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Writing a while loop

From: Interactive Data Visualization with Processing

Video: Writing a while loop

Processing provides you with several different ways of repeating code and automating elements of your sketch. One method for doing this is what's called a while loop. Now the while loop in Processing seemed a functional differently than others where you can say for instance, while the water level is below 10 feet, do this; when it's above, do this. I'm going to show you an example of how you can use a while loop to produce a particular drawing. I'm going to copy in a palette.

Writing a while loop

Processing provides you with several different ways of repeating code and automating elements of your sketch. One method for doing this is what's called a while loop. Now the while loop in Processing seemed a functional differently than others where you can say for instance, while the water level is below 10 feet, do this; when it's above, do this. I'm going to show you an example of how you can use a while loop to produce a particular drawing. I'm going to copy in a palette.

I'm going to use this one up top. This is from the palette text document that's included in the exercise files. So there I've got my color palette and I'm going to also put in a variable, a float variable that I'm calling the limiter. Then I'm going to create my first block of code which is set up. I put the size of the window, 600x200. I'll going to put in the background color which is palette the first color which has index number 0.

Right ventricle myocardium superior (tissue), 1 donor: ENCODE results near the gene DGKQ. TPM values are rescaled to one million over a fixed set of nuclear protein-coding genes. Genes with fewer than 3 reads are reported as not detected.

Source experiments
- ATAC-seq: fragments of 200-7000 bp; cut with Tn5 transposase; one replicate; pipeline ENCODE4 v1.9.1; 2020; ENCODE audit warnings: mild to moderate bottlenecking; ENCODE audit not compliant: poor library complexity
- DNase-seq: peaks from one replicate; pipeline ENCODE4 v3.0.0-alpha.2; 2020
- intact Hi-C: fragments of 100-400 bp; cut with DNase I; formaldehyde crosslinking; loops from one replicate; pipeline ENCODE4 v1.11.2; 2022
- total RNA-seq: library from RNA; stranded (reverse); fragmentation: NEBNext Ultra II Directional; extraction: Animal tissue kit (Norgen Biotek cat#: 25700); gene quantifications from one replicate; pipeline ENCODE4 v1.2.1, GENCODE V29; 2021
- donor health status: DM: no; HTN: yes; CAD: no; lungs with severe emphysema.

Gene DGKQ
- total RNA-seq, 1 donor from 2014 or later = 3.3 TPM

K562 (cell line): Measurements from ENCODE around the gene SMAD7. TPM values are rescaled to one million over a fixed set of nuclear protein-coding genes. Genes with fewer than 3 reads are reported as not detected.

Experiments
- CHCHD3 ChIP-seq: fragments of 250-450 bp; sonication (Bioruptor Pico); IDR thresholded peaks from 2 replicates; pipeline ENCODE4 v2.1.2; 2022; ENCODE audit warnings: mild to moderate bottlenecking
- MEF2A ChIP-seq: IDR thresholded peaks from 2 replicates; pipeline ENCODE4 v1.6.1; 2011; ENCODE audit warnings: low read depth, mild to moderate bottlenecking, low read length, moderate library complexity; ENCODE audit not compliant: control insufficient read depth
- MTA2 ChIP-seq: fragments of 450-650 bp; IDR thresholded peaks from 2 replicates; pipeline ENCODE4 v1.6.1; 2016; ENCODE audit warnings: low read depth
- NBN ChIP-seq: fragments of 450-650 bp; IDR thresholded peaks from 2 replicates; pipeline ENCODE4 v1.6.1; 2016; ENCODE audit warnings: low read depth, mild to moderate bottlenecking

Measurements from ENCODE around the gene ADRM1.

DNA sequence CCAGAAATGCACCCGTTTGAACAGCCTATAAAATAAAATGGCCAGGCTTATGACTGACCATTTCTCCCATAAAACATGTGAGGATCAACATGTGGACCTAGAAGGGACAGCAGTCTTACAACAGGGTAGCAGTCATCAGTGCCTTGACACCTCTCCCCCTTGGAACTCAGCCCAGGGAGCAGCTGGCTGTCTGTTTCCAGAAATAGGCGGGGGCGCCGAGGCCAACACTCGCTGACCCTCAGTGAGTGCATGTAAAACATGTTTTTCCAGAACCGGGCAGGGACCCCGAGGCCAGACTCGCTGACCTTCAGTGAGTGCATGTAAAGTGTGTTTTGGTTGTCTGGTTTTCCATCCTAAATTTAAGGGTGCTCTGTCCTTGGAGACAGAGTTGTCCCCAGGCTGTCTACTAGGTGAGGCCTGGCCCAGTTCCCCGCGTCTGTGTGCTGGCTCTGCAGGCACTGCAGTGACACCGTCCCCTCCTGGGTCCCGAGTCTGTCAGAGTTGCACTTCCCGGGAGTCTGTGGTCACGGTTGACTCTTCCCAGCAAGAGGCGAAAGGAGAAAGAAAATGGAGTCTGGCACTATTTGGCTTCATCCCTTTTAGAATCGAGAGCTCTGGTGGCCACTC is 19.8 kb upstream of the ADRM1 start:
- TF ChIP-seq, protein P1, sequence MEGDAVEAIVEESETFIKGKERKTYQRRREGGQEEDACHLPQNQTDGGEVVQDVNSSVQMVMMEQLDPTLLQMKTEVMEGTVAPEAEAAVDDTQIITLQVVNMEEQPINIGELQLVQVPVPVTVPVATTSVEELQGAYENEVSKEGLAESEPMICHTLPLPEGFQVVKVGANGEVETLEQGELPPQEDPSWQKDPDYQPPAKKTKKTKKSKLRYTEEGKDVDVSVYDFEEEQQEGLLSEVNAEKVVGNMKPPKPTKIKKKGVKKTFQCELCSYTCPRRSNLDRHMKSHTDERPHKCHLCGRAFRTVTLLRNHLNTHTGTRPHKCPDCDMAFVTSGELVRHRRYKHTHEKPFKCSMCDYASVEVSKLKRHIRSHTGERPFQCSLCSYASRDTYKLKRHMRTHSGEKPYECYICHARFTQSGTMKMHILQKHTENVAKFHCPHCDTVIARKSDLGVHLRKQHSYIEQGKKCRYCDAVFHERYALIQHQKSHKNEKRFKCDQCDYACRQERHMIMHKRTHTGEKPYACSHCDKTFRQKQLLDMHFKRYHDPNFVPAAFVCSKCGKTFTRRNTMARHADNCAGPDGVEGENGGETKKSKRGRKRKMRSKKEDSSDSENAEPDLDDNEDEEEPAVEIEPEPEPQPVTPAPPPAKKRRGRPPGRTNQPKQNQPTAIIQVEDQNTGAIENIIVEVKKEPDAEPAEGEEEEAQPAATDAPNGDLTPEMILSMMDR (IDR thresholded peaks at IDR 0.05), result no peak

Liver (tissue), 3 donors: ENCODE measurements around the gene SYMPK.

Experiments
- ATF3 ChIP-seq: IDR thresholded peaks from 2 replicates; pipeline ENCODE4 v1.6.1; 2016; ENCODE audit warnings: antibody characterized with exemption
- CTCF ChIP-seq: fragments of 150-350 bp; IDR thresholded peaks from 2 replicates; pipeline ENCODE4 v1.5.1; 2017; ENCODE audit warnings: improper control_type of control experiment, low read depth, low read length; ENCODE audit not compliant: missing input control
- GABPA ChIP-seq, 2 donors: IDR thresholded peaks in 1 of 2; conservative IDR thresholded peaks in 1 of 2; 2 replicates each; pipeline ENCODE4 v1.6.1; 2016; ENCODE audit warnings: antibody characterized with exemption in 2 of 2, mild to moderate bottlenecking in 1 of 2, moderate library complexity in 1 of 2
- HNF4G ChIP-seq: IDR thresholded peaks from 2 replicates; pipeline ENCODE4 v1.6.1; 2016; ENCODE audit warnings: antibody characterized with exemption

I'll turn on the anti-aliasing. Then I'm also going to change this strokeWeight to 5 pixels. I'm going to have noFill in the shapes that I'm going to draw and then I'm actually going to adjust the frameRate for the sketch, although that may not make a difference in how it works. The second block is the draw and this is where I'm going to put the while. What I do is I specify while=(limiter<100). So it starts at 0 and I'll go up to 100.

It will stop when it gets there. While it is less than a hundred execute this other code. Now you notice I actually have a nested loop. I have second inside of curly brackets within the draw. That's fine. You can have as many as you want going in and out as long as you remember to close all of them which is why I draw the closing one as soon as I draw the opening one. So what I'm going to do now is I'm going to set the stroke to come from the palette, but I'm going to use a random value here where I do the (1, 5) and when that gets truncated as cast into an integer that will become (1, 4). There we go.

It takes a little while to close all of those markers and then I'm going to put in random variables for the coordinates. I want the X to be anywhere in the width of the drawing. I want the height to be anywhere in the height of the drawing. I want to size, the diameter, to be somewhere between (20, 200) and then I'm going to put ellipse centered on X, Y, D, D as its dimensions.

Then I need to include an update for the limiter variable that the condition that the while is running on. In this case I'm going to put limiter is plus or equal (+=) to a random increment. So it's going to add a certain amount of every time, but its not going to be the same amount. I'm going to say somewhere between (-1, +2). So we will generally go up and hit the limit of a hundred eventually. When I save this and run it we're not going to see anything until it's finished, because what's going to happen is the draw is not going to go through until this while loop has completed.

So we're just going to take a moment and it's going to pop up with a finished drawing. And there we go. What is drawn is a number of circles. It maybe a 100. It depends on how the random increment went on. But it just kept calculated more and more circles positions on until the limiter reached a particular value, which I set to 100, and then it stopped. So that's one way of using a while loop in Processing. It's a way of automating and repeating a particular function that you want to use a number of times and it lets you get more elaborate drawing than you would be able to do by hand-coding everything.